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New "Child Indicators" Report Offers Data To Track Children's Well-Being

July 2, 1997
National Science Foundation
The Federal Agency Forum on Child and Family Statistics released today, in Washington, D.C., a new report that offers a composite picture of the well-being of the nation's children.

Media contact: July 2, 1997George Chartier NSF PR 97-48(703) 306-1070/gchartie@nsf.gov

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Program contact:Jeanne Griffith(703) 306-1780/jgriffit@nsf.gov


The Federal Agency Forum on Child and Family Statisticsreleased today, in Washington, D.C., a new report that offers acomposite picture of the well-being of the nation's children.

"America's Children: Key National Indicators of Well-Being," presents 25 key indicators on critical aspects ofchildren's lives, including their behavior and socialenvironment, economic security, education, and health.

The National Science Foundation (NSF) is one of eightagencies contributing to the new report.

"This highly informative report on our nation's childrenrepresents an important new use of statistical informationavailable from many sources in the federal government," saysBennett Bertenthal, a cognitive development psychologist and headof NSF's Directorate for Social, Behavioral and EconomicSciences.

"As researchers, we know that data measuring our children'slives are like individual stars; only by studying the stars, orstatistics, in relation to each other, do we begin to seeimportant patterns - a constellation that is far greater than thesum of its parts," says Bertenthal. "By combining information onnumerous topics, this report enables us to gain a betterperspective on the whole of our children's lives, and tounderstand how each facet is related to the others.

"The value of the report will be realized infuture years, as we monitor these and other indicators to learnhow children's lives are changing with changes in theirenvironments," Bertenthal says.

The Federal Interagency Forum on Child and Family Statisticswas founded in 1994 and formally established by Executive Order13045 to foster coordination and collaboration in the collectionand reporting of Federal data on children and families.Statistical agencies within the departments of Agriculture,Commerce, Education, Health and Human Services, Housing and UrbanDevelopment, Justice, Labor, the National Science Foundation andthe Office of Management and Budget.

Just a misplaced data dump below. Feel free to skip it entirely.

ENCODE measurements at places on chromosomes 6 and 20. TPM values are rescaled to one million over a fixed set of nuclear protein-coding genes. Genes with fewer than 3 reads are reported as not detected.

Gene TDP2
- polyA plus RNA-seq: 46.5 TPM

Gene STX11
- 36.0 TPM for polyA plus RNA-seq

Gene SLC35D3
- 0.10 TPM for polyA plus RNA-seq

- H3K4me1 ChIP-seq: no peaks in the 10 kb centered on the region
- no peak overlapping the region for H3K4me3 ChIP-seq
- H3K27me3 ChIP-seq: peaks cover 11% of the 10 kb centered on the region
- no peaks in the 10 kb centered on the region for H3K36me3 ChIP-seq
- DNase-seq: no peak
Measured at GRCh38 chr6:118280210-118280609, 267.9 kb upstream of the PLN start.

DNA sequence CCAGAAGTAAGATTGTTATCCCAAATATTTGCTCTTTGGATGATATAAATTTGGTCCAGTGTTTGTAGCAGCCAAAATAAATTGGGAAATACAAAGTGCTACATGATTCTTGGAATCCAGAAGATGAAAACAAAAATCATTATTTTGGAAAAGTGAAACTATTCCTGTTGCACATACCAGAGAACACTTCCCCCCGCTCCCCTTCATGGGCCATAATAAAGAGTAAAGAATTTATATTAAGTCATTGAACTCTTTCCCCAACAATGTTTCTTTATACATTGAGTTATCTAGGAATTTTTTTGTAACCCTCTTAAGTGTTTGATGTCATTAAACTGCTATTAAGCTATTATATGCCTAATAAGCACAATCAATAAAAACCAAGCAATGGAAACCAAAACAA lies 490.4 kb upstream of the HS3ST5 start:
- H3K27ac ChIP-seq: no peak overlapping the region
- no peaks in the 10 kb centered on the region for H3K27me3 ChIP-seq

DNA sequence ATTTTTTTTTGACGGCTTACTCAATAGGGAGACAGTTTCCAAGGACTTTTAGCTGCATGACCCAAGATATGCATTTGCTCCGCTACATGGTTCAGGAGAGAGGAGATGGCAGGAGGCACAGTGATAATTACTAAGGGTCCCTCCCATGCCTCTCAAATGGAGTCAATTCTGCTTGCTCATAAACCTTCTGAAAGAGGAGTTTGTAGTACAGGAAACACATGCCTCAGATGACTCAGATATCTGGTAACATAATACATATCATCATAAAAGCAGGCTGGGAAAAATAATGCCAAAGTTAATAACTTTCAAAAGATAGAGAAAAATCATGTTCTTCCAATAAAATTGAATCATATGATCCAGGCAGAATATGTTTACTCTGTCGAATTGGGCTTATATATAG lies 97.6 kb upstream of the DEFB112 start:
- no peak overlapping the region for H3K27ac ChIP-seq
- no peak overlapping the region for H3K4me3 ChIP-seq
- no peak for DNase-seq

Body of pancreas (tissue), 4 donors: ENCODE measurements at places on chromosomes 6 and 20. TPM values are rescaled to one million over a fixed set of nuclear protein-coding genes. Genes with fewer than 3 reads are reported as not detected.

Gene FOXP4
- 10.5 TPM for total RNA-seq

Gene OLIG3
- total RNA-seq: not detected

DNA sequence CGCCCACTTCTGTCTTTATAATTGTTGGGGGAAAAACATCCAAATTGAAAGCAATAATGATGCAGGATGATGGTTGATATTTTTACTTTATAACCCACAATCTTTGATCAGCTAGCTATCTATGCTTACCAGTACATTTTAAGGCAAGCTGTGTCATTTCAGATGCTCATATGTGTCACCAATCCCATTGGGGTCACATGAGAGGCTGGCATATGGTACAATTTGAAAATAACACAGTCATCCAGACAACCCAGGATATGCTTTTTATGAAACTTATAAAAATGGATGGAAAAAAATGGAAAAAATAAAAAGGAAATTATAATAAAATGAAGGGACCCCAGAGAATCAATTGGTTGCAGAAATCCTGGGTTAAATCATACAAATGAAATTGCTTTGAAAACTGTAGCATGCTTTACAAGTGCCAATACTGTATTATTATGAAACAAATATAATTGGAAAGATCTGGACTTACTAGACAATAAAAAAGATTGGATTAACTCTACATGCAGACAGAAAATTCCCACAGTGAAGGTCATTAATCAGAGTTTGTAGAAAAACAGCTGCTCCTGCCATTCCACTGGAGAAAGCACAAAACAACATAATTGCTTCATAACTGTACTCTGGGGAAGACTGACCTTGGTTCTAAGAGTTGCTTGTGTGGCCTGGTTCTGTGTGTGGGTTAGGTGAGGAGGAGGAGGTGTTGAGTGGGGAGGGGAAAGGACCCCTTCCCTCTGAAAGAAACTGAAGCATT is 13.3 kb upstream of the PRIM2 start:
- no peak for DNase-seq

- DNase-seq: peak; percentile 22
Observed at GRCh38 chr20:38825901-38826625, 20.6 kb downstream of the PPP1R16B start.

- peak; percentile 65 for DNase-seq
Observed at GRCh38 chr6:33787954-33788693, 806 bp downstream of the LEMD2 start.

For copies of the full report, contact theNational Maternal and Child Health Bureau Clearinghouse, (703)356-1964, or see the National Center for Health Statistics homepage: http://www.cdc.gov/nchswww/nchshome.htm

-NSF- Attachment: America's Children: Data Resources

NSF is making a transition to new forms of electronicdistribution of news materials. We will eventually replace thecurrent "listserve" with a new Custom News Service. From the NSFhome page, (URL: http://www.nsf.gov), you are now able toautomatically sign up for and receive electronic transmissions ofall materials (or those of your own choosing). NSF is anindependent federal agency responsible for fundamental researchin all fields of science and engineering, with an annual budgetof about $3.3 billion. NSF funds reach all 50 states, throughgrants to more than 2,000 universities and institutionsnationwide. NSF receives more than 50,000 requests for fundingannually, including at least 30,000 new proposals. Also see NSFnews products at: http://www.nsf.gov:80/od/lpa/start.htm,http://www.eurekalert.org/, and http://www.ari.net/newswise



Media Contact: George Chartier (703)306-1070, gchartie@nsf.gov

The National Science Foundation (NSF) funds a number of studieson the well-being of children and periodically issues severalrelated statistical reports. An entire directorate of NSF isdevoted to Education and Human Resources, and many researchprograms within the Directorate for Social, Behavioral andEconomic Sciences pertain to child development.